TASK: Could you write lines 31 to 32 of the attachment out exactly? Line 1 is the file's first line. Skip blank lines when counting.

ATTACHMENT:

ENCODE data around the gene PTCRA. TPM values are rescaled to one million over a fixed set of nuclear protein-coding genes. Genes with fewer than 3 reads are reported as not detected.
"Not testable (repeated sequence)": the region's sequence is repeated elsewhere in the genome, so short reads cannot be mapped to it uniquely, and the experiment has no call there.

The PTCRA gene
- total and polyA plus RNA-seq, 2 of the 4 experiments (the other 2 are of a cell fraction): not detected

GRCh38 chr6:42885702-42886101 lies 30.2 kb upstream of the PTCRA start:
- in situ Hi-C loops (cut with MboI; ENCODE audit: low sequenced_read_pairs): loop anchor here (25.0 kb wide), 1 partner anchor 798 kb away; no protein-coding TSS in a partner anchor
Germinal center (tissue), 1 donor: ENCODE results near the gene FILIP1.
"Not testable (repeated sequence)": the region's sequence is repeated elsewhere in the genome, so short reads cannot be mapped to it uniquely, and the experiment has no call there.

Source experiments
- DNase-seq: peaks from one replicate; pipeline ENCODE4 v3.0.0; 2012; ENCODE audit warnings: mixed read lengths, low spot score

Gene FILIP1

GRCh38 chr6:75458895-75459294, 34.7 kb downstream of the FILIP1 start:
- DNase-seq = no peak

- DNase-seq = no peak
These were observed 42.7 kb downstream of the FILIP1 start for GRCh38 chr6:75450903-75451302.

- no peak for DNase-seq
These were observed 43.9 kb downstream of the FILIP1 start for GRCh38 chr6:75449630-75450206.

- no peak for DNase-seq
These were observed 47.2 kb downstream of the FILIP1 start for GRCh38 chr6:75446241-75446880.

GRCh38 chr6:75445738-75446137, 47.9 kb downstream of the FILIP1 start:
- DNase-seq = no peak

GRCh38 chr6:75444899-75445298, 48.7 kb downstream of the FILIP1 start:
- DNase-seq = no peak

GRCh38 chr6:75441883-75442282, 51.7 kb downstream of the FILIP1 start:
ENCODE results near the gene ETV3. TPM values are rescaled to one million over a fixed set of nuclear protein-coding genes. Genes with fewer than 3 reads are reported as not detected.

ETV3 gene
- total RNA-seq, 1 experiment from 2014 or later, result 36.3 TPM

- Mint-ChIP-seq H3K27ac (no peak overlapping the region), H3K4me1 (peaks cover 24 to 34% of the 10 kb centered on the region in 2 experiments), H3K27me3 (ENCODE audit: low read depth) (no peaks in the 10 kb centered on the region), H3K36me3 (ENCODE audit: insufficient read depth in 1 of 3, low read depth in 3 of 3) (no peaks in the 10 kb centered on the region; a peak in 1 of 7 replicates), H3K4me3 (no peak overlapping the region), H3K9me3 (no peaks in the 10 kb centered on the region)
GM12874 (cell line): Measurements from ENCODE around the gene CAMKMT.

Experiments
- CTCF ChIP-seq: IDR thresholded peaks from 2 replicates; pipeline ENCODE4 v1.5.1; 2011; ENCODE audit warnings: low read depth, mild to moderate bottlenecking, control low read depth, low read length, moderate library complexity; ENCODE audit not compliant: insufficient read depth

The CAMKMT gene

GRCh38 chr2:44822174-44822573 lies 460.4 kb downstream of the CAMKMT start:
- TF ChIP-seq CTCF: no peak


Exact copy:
- CTCF ChIP-seq: IDR thresholded peaks from 2 replicates; pipeline ENCODE4 v1.5.1; 2011; ENCODE audit warnings: low read depth, mild to moderate bottlenecking, control low read depth, low read length, moderate library complexity; ENCODE audit not compliant: insufficient read depth

The CAMKMT gene